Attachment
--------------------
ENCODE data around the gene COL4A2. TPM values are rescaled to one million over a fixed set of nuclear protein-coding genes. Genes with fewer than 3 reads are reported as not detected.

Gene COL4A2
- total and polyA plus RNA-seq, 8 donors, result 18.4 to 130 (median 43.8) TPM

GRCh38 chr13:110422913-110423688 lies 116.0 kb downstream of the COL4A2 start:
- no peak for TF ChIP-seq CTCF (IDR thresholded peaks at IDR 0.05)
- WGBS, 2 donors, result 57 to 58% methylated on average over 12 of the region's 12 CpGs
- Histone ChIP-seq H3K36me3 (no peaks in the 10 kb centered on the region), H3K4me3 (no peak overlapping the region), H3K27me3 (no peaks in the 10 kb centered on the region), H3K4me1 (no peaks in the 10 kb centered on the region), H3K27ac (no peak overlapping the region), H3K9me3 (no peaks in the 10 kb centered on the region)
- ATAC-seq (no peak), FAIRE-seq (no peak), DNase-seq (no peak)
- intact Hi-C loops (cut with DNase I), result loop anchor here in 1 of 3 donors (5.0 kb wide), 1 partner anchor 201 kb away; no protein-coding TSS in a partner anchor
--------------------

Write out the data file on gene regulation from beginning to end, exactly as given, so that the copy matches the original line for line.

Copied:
ENCODE data around the gene COL4A2. TPM values are rescaled to one million over a fixed set of nuclear protein-coding genes. Genes with fewer than 3 reads are reported as not detected.

Gene COL4A2
- total and polyA plus RNA-seq, 8 donors, result 18.4 to 130 (median 43.8) TPM

GRCh38 chr13:110422913-110423688 lies 116.0 kb downstream of the COL4A2 start:
- no peak for TF ChIP-seq CTCF (IDR thresholded peaks at IDR 0.05)
- WGBS, 2 donors, result 57 to 58% methylated on average over 12 of the region's 12 CpGs
- Histone ChIP-seq H3K36me3 (no peaks in the 10 kb centered on the region), H3K4me3 (no peak overlapping the region), H3K27me3 (no peaks in the 10 kb centered on the region), H3K4me1 (no peaks in the 10 kb centered on the region), H3K27ac (no peak overlapping the region), H3K9me3 (no peaks in the 10 kb centered on the region)
- ATAC-seq (no peak), FAIRE-seq (no peak), DNase-seq (no peak)
- intact Hi-C loops (cut with DNase I), result loop anchor here in 1 of 3 donors (5.0 kb wide), 1 partner anchor 201 kb away; no protein-coding TSS in a partner anchor